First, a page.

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Using your Database as a Queue?

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Do you need a message broker, or can you use your database as a queue? Well, as in most cases, it depends. Let me explain how it’s possible and some trade-offs and things to consider, such as volume, processing failures, and more.


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Database as a Queue

There was a blog post about ditching RabbitMQ for Postgres as a queue. TLDR: They claimed they had issues with prefetching with RabbitMQ and it was causing issues because they have long-running jobs. When they process a message, it can takes hours to complete. Another note is they are doing manual acknowledgments once a message is processed.

Invisibility Timeout

Acknowledgments are important because of the invisibility timeout of a message. When working with a typical queue-based broker, you need to send an acknowledgment back to the broker that you’ve finished processing a message.

The reason for this is there is a length of time (timeout) before the broker deems the message processing as incomplete so it will then allow that message to be processed again. Imagine if your process fails or you have some exception that occurs. You’d want the broker to allow the message to be re-processed. If your processing of the message was successful, you return to the broker to tell it that it can remove the message from the queue.

This time period is called the invisibility timeout. The message is still on the queue but it’s invisible to any other consumers until it’s either acknowledged or the timeout occurs.

Now you may hear people say you shouldn’t use a message broker for long-running jobs because of this. You’d have to make your invisibility timeout longer than the total processing time it takes. Otherwise, you’d potentially re-process messages. This is often the reason why those claims are made. There are other reasons as well as throughput considerations and more, but generally having long-running has implications you need to be aware of.

Competing Consumers

I mentioned throughput because one way to increase throughput, when required is using the competing consumers pattern. This means having multiple instances of the same application processing messages from the same queue. It’s basically scaling out horizontally.

So if you have two instances running, they can both be consuming messages from the same queue. This allows you the not process messages concurrently, increasing throughput.

The issue they described in the blog post was that they were prefetching multiple messages together from RabbitMQ. This means that if there were two messages available, a single consumer would pre-fetch 2 messages, not one.

And since consuming a single message could take hours, this would then reduce throughput because the other consumers available don’t see the message. As well as, the invisibility timeout would kick in since the second message that was pre-fetch would often exceed the invisibility timeout because the first message took so long to process. But the consumer would still process it since it fetched it, but the since the invisibility timeout expired, the message would get processed again as well.

Because of all these troubles, rightfully or wrongfully, they decided to ditch RabbitMQ and use Postgres as their queue, which they were already in their system.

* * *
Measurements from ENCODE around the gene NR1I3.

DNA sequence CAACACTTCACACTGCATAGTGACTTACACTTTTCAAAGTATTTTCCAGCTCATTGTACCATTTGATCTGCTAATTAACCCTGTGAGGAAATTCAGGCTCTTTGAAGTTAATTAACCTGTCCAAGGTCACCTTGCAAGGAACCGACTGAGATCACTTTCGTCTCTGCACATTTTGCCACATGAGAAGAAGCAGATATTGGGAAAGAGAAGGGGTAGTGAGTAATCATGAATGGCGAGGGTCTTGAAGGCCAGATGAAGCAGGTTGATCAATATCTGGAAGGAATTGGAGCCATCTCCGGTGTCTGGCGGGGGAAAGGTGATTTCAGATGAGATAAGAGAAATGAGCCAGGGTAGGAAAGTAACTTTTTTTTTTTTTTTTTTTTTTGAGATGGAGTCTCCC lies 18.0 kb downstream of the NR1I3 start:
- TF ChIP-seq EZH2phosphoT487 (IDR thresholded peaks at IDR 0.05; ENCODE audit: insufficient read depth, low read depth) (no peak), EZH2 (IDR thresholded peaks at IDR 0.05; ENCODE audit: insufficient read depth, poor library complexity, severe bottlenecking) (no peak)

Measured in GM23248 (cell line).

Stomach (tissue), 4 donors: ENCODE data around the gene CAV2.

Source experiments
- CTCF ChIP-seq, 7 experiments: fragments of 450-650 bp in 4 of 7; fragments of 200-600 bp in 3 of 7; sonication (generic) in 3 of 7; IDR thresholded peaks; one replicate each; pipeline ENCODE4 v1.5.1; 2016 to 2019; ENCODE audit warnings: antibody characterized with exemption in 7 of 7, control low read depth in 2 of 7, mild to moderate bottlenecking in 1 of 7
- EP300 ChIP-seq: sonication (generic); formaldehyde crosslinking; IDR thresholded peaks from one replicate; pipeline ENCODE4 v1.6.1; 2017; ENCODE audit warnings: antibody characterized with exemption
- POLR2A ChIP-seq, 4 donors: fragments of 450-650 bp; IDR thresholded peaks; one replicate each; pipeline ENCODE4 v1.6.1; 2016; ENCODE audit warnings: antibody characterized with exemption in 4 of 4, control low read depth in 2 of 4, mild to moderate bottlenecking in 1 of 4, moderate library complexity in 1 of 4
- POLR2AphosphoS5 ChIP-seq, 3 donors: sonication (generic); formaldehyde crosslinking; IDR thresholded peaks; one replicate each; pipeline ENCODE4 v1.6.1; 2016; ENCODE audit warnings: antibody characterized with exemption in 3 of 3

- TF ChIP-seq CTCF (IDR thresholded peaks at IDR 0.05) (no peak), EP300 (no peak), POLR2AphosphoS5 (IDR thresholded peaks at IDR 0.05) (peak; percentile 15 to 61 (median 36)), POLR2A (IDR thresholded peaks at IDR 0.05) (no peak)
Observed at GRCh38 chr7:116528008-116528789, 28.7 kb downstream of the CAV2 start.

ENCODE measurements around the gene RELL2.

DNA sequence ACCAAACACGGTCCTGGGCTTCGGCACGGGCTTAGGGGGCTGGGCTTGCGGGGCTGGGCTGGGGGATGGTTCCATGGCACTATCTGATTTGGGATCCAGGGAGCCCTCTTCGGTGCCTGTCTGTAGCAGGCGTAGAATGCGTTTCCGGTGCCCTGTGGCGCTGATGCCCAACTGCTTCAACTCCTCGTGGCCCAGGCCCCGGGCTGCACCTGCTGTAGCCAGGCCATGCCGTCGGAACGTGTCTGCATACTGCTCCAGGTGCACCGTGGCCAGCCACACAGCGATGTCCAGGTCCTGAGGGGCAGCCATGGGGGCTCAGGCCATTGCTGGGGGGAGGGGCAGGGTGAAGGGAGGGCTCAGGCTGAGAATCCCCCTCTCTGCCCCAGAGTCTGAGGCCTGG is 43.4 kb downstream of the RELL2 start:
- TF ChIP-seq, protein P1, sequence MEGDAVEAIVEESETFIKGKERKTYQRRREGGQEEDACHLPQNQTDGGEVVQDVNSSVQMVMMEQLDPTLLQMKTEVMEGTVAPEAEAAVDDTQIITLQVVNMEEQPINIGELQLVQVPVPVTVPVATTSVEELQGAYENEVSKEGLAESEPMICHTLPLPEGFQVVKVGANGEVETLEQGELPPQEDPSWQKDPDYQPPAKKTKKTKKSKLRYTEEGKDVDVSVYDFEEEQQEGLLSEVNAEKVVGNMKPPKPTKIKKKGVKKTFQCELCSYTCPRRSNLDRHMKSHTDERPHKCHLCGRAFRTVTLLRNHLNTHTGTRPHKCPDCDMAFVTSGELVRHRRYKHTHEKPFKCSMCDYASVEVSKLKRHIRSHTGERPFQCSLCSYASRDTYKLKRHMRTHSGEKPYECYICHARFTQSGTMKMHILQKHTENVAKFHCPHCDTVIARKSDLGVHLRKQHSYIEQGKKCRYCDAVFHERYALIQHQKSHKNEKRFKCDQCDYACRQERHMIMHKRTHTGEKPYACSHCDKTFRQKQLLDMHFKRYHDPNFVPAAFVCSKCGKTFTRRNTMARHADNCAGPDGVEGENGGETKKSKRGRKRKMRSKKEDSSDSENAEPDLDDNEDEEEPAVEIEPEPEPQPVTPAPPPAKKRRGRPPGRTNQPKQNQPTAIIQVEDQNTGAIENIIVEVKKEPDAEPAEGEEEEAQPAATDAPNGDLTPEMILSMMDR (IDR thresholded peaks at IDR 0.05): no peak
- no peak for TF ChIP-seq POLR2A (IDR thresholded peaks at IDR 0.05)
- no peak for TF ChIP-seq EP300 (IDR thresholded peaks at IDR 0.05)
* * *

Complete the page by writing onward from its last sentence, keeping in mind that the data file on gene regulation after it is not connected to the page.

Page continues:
So how would you implement a queue using Postgres or a similar relational database? First, it simply starts with a table where you’d be persisting your messages.

The table would have some Primary Key and the message’s data, which is likely serialized.

Any new message would be inserted into the table. As for consumers, you need to be blocking so you can lock any available records for processing. To do this in Postgres, you could use the FOR UPDATE SKIP LOCKED statement and a LIMIT 0,1. This will allow us to select a single record that hasn’t already been locked.

Then once the message has been processed, you’d delete the message from the queue and commit the transaction.

While you don’t have an “invisibility timeout” you do have the same type of mechanism with a database, often called a wait timeout. You can only have a transaction or connection open for so long before the timeout occurs and it automatically does a rollback of the transaction or closes the connection. You’re still in the same situation where you might still be processing the message and now will end up re-processing it.


So what’s the issue with using your database as a queue rather than a queue-based message broker? As you can see, it’s feasible to use a database. In some situations, you maybe simplify your infrastructure by using a database you already have. However, as always, context is king!

You need to know what you’re trying to accomplish and the limitations. Once you get out of the simplest scenario that I showed above, you will end up implementing a lot of functionality on top of your database that out-of-the-box queue-based brokers support (dead letter queues as an example).

You also need to understand your use case. If you’re going to have a lot of consumers, they need to be polling (querying) the table periodically. This can add a lot of load but also can decrease total throughput and increase latency because you’re polling your database.

When you have failures, how are you handling that with your queue if its in your database? Are you implementing retries? Creating another table as a dead letter queue? Do you need to implement different queue tables for different levels of priority of messages? The list goes on and on that out of the box you can do with your typical queue based broker.

So what’s the issue with using your database as a queue? None until you actually need a message broker.


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